Secondly, to the extent that certain players operate on a hedged basis, to protect themselves against price fluctuations, the financial benefit associated with the price fluctuations may in fact have been passed to financial counterparties, thus diluting the profit remaining in the hands of the energy industry player. In such cases, the tax would not capture the exceptional profitability. Such distortions could potentially lead to the Italian Constitutional Court having grounds to scrutinise the provisions.
The Spanish Windfall Tax: will the design flaws be fixed?
On 15 September 2021, the Spanish Government passed the Royal Decree-Law 17/2021 (RD 17/2021) introducing a mechanism, currently in force until 30 June 2022, for the temporary reduction in the remuneration of electricity production activity in order to reduce windfall profits (i.e., extra profits earned from non-emitting plants on the back of high gas and carbon prices) (the Spanish Windfall Tax).
The Spanish Windfall Tax requires electricity providers that fall within its scope to pay back to the Spanish electricity system an amount proportional to the increase in income obtained by these providers as a result of the incorporation of the natural gas price into electricity prices.
The Spanish Windfall Tax applies to non-emitting providers (i.e., owners of the electricity plants) in the Spanish peninsular territory, regardless of the specific sector in which they operate (wind, photovoltaic, hydro, etc.). However, the following facilities are expressly excluded from its scope: (i) facilities that have a specific regulated remuneration scheme (i.e. subsidised renewable assets); (ii) facilities in the electricity systems of non-peninsular territories; and (iii) facilities with net power equal to or less than 10 MW.
The Spanish Windfall Tax was originally intended to apply to energy providers regardless of the contracting method used (i.e., regardless of whether providers sold electricity on the daily market or through fixed-price contracts). However, this meant that the Government was penalising companies for profits they were not making, as the prices for such contracts were set before the price rise (through bilateral agreements at a fixed price). Therefore, the Spanish Government published a note clarifying that the owners of facilities that meet all the following requirements are not subject to the Spanish Windfall Tax: (i) the electricity produced is covered by a bilateral agreement(s) signed prior to the date of entry into force of RD-L 17/2021; (ii) the contracting instrument(s) are at a fixed price (i.e., they do not have a recognised delivery price indexed to the spot market price of electricity production); and (iii) the contracting instrument(s) are not intra-group contracts. However, if new fixed contracts are signed or renewed with a fixed price higher than a certain amount, they would fall within the scope of the Spanish Windfall Tax.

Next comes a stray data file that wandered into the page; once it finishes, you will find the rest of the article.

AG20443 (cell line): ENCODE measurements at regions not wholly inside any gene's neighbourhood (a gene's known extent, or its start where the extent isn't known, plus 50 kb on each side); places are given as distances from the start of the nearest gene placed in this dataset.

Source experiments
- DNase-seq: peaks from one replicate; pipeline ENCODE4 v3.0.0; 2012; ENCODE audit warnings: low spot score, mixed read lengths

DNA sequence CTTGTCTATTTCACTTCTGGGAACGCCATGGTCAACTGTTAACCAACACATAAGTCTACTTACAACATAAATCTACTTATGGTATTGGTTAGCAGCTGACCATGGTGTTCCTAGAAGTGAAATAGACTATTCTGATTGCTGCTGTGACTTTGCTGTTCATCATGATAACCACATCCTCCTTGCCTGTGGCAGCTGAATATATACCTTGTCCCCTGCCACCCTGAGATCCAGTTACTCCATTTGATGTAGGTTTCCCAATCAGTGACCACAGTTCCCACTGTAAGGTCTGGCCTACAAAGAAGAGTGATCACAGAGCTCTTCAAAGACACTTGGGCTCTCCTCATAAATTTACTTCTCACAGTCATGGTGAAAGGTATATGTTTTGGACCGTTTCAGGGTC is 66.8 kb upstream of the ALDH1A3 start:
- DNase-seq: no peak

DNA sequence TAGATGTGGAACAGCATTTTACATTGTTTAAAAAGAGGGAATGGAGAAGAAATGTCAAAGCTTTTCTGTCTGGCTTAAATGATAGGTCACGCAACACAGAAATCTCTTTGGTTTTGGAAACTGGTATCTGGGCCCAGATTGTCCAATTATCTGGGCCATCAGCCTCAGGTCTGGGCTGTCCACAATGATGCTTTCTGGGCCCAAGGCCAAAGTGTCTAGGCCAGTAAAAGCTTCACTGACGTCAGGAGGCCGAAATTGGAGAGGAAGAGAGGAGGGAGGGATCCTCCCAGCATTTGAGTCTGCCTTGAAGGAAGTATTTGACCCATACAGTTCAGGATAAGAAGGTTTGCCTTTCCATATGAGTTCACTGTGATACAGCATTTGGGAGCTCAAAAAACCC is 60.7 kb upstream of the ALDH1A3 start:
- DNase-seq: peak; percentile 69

The Spanish Windfall Tax is in force until 30 June 2022 and may be extended by the Government in the coming weeks. However, for the time being, it has had no real effect in solving the problem of rising wholesale power prices in Spain, as it has not achieved the revenue collection objective that the Spanish Government was looking for since most of the electricity sold in Spain (approx. 80-90 per cent) is not actually sold via the daily market, but is sold on fixed-price contracts signed prior to the application of this measure and therefore excluded from the Spanish Windfall Tax.
On the other hand, as a result of negotiations between Portugal, Spain and the European Commission, the Spanish Government has recently approved another measure to cap gas prices in order to benefit Spanish customers. This measure entered into force on 14 June 2022 following approval by the European Commission. The measure will be in force for 12 months but despite this gas cap, electricity prices in Spain continue to climb.